ADB’s loan reform can offer model for B&R financing

By Song Wei Source:Global Times Published: 2017/12/10 21:31:58

Illustration: Luo Xuan/GT


As of the end of December, the loan reform of the Asian Development Bank (ADB) had lasted for one year, and with the international rating agency Moody's rating the bank at the Aaa level, it has attracted wide attention from the international community.

This reform not only has had an immeasurable impact on international development finance, but also provides us with abundant experience and a reference to guide domestic development-oriented financial reform and offer more efficient financing support to the promotion of the Belt and Road (B&R) initiative.

The ADB's practice of combining soft and hard loans is a necessity to cope with the changes in the economic structure, which has had the slowest and weakest recovery since the economic crisis broke out. At the same time, as an important measure to stimulate economic growth, infrastructure investment has large shortfalls in both developed and developing countries. As a result, the ADB has had to explore new paradigms to enhance its ability to raise and lend money.

The reform of the ADB involves merging the two windows of soft loans and hard loans. The soft loan window supplies the Asian Development Fund (ADF), which is an endowment fund with replenishments every four years. This fund mainly provides preferential loans (long-term loans at low interest rates) and grants to disadvantaged countries like Pakistan, Bangladesh, Vietnam, Nepal and Cambodia. Meanwhile, the hard loans window offers  ordinary capital resources (OCR), which are quasi-market interest rate loans for middle-income countries. The ADB's reform had the following aspects.

First, there was the integration of the ADF's equity and loan businesses into the OCR's balance sheet. Second, the ADF issued as a grant-only endowment fund for eligible countries. Third, the lender continued to provide underdeveloped countries with expanded OCR concessional loans with the same terms and conditions as ADF loans.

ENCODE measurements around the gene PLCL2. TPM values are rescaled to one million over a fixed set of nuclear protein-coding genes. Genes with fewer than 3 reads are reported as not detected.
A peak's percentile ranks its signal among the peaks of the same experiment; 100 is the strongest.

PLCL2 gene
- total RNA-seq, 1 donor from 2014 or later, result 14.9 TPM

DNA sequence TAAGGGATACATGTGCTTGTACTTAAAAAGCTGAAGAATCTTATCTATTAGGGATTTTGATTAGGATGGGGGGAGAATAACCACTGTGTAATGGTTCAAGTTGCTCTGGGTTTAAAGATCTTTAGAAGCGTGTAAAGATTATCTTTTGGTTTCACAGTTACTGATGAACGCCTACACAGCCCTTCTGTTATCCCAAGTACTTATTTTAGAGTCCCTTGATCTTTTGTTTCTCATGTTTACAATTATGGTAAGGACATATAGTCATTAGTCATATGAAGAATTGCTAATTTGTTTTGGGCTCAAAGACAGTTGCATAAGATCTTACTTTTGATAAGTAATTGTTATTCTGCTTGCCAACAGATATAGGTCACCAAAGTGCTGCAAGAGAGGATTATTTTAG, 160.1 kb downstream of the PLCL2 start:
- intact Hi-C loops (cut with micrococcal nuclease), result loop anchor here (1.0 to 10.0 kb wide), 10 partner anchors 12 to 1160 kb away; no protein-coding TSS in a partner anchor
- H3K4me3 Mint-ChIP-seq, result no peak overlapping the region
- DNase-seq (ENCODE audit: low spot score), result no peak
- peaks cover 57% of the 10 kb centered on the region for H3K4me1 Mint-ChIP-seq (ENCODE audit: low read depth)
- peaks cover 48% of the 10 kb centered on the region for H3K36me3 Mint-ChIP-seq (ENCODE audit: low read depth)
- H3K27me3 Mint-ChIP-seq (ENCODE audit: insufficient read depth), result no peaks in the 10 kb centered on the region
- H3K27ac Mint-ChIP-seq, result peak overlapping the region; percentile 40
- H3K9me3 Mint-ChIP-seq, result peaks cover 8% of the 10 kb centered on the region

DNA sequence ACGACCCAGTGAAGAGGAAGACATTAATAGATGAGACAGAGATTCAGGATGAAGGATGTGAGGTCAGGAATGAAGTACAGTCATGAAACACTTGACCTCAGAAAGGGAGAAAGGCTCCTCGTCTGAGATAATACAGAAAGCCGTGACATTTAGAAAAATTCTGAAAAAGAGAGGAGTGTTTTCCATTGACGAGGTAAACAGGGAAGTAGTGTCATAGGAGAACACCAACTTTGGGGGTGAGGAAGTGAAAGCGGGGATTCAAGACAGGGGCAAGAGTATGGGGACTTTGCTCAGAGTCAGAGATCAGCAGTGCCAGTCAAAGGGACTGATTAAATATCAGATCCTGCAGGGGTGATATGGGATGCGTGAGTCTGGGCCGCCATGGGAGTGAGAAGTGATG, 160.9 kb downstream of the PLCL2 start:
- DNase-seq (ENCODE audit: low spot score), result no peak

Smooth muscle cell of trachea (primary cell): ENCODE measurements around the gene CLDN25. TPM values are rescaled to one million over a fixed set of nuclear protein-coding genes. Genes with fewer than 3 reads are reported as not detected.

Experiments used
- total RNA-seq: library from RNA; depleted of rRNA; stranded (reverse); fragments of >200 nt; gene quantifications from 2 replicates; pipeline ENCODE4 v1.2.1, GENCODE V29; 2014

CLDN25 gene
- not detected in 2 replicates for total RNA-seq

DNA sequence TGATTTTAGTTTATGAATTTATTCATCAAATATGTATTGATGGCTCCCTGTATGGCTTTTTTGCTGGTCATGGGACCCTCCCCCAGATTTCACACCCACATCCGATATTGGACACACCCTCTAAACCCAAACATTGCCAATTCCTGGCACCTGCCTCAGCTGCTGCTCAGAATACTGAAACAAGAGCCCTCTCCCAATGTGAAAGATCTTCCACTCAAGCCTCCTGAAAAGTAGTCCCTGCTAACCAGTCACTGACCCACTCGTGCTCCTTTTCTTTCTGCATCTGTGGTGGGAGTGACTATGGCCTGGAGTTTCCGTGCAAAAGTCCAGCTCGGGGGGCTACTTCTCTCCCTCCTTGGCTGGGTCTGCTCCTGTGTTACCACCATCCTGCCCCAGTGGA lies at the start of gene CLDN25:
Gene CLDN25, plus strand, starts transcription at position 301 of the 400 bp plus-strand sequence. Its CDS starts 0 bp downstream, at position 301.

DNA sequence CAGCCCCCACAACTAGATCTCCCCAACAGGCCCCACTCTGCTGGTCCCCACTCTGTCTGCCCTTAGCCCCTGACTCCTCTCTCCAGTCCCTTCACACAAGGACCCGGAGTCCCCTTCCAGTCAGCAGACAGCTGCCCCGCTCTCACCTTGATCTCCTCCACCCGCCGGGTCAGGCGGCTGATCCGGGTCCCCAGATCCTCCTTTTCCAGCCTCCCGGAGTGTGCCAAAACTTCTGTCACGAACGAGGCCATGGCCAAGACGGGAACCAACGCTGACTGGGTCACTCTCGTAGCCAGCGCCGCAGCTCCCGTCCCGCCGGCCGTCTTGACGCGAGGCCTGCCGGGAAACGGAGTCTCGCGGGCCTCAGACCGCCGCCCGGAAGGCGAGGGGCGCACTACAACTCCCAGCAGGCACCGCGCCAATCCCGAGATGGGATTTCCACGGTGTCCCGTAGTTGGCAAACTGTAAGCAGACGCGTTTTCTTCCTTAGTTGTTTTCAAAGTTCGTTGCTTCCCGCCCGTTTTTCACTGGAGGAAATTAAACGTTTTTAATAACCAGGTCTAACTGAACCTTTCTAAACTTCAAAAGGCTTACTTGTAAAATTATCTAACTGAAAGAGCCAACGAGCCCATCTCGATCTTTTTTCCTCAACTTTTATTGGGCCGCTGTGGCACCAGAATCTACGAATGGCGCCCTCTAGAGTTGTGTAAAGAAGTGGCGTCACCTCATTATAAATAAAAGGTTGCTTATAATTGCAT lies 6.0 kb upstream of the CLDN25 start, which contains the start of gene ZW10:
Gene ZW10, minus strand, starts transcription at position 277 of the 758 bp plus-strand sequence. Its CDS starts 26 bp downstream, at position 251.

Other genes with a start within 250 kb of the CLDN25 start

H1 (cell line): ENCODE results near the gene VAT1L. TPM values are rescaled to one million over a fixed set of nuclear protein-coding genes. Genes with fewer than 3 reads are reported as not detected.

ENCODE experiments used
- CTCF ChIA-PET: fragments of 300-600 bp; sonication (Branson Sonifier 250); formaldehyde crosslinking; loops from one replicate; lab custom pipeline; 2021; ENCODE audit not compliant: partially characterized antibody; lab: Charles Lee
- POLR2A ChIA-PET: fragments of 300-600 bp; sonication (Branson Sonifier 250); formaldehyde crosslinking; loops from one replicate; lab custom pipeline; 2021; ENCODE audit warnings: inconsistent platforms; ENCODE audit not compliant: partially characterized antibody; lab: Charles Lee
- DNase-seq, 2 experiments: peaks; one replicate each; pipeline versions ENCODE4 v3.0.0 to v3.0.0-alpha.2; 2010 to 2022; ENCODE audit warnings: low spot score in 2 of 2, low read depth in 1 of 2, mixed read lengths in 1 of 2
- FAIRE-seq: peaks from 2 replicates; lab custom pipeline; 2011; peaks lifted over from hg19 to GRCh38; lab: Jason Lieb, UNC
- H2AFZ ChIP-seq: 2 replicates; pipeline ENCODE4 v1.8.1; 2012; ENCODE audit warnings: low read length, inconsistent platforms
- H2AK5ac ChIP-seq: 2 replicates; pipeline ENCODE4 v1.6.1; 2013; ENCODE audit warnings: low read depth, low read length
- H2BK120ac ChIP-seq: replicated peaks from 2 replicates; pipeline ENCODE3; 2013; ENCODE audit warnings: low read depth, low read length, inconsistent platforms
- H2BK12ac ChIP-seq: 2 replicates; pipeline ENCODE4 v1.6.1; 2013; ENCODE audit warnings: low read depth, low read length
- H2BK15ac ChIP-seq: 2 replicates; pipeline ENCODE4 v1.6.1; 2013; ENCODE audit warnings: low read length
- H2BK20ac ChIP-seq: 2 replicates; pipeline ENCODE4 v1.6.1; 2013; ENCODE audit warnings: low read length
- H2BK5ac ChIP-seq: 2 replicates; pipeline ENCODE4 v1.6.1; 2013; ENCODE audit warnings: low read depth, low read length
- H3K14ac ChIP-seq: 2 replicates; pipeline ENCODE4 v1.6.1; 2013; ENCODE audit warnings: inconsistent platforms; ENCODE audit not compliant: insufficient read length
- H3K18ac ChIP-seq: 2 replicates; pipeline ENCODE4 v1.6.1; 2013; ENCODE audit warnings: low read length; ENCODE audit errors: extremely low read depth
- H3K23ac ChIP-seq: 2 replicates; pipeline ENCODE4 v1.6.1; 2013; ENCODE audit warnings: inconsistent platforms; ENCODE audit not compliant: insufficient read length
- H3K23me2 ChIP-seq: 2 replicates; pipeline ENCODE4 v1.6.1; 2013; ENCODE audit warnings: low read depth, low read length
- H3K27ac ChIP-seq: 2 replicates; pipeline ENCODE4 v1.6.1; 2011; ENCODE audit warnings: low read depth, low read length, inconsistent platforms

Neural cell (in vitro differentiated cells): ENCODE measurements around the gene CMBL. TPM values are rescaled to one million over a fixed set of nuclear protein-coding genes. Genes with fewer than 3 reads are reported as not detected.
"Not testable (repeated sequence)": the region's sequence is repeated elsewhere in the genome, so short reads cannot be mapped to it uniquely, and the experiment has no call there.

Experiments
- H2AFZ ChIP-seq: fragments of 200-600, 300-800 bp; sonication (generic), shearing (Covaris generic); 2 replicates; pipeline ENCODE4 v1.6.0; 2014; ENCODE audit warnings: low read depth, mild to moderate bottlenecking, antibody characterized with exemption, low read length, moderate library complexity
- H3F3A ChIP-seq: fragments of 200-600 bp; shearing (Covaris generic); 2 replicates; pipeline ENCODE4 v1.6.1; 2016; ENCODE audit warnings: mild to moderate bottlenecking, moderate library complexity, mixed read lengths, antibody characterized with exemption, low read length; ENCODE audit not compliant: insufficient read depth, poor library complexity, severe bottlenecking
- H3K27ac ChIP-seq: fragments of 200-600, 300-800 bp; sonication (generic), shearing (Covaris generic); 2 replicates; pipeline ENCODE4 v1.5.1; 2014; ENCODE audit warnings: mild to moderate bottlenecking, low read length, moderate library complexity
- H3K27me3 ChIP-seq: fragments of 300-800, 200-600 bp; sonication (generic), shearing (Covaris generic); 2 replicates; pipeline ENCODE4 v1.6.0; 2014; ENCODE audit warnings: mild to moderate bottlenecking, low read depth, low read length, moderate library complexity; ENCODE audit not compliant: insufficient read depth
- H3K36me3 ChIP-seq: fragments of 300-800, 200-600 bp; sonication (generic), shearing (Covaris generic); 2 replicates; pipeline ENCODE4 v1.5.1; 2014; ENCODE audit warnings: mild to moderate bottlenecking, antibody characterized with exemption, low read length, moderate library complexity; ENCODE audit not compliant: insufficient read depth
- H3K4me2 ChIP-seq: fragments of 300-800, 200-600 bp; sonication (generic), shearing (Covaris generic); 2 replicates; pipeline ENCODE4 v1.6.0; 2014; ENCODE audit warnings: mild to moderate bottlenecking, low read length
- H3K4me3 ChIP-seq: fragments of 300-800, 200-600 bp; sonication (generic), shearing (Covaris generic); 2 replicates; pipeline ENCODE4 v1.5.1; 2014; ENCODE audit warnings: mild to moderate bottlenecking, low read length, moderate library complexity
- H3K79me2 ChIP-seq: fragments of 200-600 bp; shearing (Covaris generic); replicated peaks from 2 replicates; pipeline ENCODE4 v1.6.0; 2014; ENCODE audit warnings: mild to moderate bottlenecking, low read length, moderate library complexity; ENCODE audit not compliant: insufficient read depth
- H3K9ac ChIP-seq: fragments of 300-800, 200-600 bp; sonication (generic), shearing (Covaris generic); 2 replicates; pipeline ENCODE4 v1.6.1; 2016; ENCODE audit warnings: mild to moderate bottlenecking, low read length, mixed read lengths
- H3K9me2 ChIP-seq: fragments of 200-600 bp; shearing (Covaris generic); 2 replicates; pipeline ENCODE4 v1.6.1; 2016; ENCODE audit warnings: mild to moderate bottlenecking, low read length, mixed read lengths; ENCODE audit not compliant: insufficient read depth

The reform relaxed restrictions on the ADF and OCR, converting the ADF's share capital into OCR capital stock (general reserve component) and making more efficient use of the enlarged OCR balance sheet.

On the one hand, the reforms increased ADB funding for disadvantaged countries (formerly ADF countries) and allowed the countries eligible for ADF access to continue receiving preferential loans from post-expansion OCR on the same terms and conditions as ADF loans.

On the other hand, the reforms increased the non-preferential business from the enlarged OCR and helped to further support the transition from a country receiving only ADF support to a mixed country and from a mixed country to a country receiving only non-concessional funds.

As China's economy follows the new normal trajectory, global economic development is also slowing. Pressure on infrastructure investment will be inevitable. This is because infrastructure investment is constrained by a number of factors, including capital shortages, high costs, long payback periods and unbalanced distribution of benefits. In the case of limited financial expenditure, more financing channels should be considered.

As the B&R initiative proceeds, why don't we draw on the ADB's experience in reform, innovation and development of financing models? We can expand the capital base and increase the liquidity of loans so as to provide more public products to the markets involved.

First, we can offer more favorable terms. There are similarities between preferential loans and preferential export buyer's credit in terms of management agencies, loan procedures and capital investment. We can promote the combination of the two loans at the operational level, endow the Export-Import Bank of China with more decision-making and review power, and enhance its accountability to reduce the risk of loan repayments and increase the capital flow rate.

Second, we can expand mixed loans. We may offer free aid, interest-free loans and concessional loans combined with sovereign wealth funds and commercial loans. These sources will be capable of jointly funding large infrastructure construction projects across regions. By doing so we can give full play to the policy-guiding role of aid funds. We can also flexibly design loan repayment conditions, reduce moral hazard and accelerate the return of funds.

Third, private capital can be mobilized. Some B&R markets have strict foreign exchange controls, making it difficult to repatriate the profits of Chinese enterprises. We can issue bonds and private equity financing in markets along the B&R route and realize the combination of government aid and private capital through such channels as public-private partnerships and build-operate-transfer.

The author is an associate researcher with the Chinese Academy of International Trade and Economic Cooperation.


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